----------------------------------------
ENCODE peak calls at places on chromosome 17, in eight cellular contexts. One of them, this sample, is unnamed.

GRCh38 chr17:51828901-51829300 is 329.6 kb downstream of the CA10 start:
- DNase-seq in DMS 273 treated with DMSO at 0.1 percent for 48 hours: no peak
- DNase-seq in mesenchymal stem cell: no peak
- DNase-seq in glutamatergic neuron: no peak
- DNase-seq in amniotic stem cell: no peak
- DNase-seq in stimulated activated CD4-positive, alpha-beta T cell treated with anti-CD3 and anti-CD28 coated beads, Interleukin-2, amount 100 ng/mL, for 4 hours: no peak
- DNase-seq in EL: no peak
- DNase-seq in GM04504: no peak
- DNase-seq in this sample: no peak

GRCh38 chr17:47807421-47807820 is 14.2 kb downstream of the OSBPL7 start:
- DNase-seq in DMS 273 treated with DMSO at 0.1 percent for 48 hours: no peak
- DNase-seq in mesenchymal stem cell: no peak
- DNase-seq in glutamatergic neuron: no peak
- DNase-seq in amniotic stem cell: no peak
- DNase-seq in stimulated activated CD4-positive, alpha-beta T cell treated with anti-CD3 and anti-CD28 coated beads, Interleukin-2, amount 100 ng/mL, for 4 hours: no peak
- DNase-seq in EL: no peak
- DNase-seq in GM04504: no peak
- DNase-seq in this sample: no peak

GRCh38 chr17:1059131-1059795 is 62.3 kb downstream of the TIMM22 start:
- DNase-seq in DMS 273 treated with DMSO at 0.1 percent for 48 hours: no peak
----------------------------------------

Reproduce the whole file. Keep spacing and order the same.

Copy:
ENCODE peak calls at places on chromosome 17, in eight cellular contexts. One of them, this sample, is unnamed.

GRCh38 chr17:51828901-51829300 is 329.6 kb downstream of the CA10 start:
- DNase-seq in DMS 273 treated with DMSO at 0.1 percent for 48 hours: no peak
- DNase-seq in mesenchymal stem cell: no peak
- DNase-seq in glutamatergic neuron: no peak
- DNase-seq in amniotic stem cell: no peak
- DNase-seq in stimulated activated CD4-positive, alpha-beta T cell treated with anti-CD3 and anti-CD28 coated beads, Interleukin-2, amount 100 ng/mL, for 4 hours: no peak
- DNase-seq in EL: no peak
- DNase-seq in GM04504: no peak
- DNase-seq in this sample: no peak

GRCh38 chr17:47807421-47807820 is 14.2 kb downstream of the OSBPL7 start:
- DNase-seq in DMS 273 treated with DMSO at 0.1 percent for 48 hours: no peak
- DNase-seq in mesenchymal stem cell: no peak
- DNase-seq in glutamatergic neuron: no peak
- DNase-seq in amniotic stem cell: no peak
- DNase-seq in stimulated activated CD4-positive, alpha-beta T cell treated with anti-CD3 and anti-CD28 coated beads, Interleukin-2, amount 100 ng/mL, for 4 hours: no peak
- DNase-seq in EL: no peak
- DNase-seq in GM04504: no peak
- DNase-seq in this sample: no peak

GRCh38 chr17:1059131-1059795 is 62.3 kb downstream of the TIMM22 start:
- DNase-seq in DMS 273 treated with DMSO at 0.1 percent for 48 hours: no peak